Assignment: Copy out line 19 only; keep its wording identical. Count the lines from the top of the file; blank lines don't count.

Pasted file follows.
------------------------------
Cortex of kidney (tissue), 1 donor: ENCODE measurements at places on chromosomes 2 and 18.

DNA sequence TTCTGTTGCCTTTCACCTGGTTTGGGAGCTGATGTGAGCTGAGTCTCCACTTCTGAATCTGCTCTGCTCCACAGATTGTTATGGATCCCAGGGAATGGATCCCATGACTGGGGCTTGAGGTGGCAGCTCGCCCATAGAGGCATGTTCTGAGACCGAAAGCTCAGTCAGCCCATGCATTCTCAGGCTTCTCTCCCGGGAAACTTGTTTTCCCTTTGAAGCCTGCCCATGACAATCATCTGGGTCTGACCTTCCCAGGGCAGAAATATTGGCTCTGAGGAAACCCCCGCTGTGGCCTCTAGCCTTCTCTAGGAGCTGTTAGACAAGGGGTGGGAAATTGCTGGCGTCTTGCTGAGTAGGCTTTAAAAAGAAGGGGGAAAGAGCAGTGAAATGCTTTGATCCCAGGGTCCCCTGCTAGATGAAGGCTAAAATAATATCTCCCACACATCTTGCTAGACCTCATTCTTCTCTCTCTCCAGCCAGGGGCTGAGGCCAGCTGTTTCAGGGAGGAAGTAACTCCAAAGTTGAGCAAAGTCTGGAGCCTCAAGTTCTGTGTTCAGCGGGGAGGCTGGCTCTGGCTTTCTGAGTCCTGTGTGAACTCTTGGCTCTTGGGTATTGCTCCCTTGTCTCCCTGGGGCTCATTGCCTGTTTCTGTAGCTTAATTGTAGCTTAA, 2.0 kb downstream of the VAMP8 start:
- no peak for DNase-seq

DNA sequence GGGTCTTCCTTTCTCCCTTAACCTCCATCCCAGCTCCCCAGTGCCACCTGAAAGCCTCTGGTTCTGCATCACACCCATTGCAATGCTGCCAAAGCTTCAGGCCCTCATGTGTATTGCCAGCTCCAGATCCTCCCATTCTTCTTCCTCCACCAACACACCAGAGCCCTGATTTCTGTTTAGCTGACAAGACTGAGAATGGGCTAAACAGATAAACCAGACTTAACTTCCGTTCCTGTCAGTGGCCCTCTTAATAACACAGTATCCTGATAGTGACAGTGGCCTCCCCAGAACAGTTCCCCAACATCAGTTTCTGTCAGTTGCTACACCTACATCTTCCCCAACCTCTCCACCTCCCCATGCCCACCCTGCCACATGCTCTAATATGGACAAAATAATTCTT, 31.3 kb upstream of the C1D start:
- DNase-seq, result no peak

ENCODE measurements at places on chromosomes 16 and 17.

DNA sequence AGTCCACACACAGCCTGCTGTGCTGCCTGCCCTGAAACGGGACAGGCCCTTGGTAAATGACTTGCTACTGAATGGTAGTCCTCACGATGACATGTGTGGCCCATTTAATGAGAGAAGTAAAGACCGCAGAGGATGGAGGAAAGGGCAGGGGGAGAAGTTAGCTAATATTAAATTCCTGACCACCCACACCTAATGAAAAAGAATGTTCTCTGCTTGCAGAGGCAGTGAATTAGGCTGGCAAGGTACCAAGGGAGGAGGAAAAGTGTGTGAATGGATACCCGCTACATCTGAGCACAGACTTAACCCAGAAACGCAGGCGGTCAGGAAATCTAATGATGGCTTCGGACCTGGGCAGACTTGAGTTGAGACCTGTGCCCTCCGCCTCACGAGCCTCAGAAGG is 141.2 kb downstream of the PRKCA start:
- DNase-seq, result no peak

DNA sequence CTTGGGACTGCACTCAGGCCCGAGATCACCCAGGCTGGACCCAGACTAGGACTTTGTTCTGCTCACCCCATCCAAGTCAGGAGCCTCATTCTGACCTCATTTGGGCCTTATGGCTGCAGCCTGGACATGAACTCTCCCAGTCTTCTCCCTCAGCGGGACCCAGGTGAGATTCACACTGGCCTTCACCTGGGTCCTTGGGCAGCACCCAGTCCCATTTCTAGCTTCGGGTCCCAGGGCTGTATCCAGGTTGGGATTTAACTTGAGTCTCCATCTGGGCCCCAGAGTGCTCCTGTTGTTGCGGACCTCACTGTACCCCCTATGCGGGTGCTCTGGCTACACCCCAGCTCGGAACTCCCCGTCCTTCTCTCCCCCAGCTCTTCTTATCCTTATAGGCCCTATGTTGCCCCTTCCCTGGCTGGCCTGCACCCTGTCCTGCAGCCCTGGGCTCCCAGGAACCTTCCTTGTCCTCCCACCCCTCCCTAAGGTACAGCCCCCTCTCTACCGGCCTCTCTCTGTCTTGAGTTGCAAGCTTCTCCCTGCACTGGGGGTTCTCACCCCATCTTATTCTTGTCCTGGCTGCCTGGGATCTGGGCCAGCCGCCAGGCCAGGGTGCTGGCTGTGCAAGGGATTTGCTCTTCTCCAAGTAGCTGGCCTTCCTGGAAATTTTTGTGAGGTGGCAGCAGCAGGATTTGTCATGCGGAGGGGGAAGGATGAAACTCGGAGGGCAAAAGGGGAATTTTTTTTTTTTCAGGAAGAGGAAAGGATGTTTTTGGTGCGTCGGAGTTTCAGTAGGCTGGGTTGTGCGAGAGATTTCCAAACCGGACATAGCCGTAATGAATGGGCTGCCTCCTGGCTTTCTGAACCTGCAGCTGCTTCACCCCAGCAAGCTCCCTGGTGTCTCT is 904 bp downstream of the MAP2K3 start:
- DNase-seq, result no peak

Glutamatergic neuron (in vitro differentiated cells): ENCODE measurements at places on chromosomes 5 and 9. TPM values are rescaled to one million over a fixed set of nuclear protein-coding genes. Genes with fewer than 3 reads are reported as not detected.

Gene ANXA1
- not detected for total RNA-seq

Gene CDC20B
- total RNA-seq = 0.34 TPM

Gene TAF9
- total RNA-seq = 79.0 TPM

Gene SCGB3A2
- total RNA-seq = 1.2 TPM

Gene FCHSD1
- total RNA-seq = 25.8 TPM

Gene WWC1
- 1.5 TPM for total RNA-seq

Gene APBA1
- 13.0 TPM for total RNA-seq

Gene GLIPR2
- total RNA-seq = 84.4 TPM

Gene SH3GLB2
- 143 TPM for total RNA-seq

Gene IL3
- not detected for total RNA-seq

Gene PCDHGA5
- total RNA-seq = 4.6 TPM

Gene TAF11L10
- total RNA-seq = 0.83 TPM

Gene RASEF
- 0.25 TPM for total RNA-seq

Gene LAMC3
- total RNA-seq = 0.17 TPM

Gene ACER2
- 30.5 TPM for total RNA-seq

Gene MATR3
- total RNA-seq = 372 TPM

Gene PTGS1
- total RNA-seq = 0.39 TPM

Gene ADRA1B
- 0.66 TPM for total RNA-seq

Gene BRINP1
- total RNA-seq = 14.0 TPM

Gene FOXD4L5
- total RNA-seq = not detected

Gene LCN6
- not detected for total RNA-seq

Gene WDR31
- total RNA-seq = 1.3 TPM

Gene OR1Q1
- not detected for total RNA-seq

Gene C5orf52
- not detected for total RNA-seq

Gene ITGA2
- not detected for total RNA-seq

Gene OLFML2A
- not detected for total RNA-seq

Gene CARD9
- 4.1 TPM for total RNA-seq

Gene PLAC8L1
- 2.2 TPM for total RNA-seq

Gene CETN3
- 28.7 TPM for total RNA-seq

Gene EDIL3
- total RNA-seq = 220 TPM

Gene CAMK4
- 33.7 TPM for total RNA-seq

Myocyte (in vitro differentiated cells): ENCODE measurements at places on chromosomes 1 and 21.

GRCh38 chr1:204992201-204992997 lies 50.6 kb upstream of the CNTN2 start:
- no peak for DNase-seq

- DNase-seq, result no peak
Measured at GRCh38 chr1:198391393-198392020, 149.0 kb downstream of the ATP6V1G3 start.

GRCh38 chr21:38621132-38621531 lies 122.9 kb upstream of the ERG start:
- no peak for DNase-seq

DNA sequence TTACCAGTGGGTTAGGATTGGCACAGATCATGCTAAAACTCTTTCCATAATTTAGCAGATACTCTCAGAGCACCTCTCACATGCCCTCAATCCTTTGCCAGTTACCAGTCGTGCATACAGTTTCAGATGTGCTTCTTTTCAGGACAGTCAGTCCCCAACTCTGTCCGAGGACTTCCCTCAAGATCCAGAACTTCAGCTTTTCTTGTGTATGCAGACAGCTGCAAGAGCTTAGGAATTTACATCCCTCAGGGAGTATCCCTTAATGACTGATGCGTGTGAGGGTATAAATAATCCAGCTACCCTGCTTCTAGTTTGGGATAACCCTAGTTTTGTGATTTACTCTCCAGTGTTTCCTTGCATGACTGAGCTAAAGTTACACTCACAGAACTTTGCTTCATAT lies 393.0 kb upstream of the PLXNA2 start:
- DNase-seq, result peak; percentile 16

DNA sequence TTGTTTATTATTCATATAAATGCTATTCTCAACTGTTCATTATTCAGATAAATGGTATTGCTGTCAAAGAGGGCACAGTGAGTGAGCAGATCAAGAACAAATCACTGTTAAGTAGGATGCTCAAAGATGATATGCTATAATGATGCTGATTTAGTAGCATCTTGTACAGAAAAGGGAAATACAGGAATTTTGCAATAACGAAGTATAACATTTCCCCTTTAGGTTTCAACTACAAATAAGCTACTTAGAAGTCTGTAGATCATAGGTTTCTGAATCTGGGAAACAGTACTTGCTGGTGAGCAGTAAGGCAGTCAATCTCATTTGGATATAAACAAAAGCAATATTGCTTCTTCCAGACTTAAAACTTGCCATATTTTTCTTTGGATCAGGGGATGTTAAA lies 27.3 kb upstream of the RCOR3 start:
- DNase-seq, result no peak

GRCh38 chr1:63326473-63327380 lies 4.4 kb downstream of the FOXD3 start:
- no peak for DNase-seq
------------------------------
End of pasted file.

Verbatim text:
- total RNA-seq = 1.2 TPM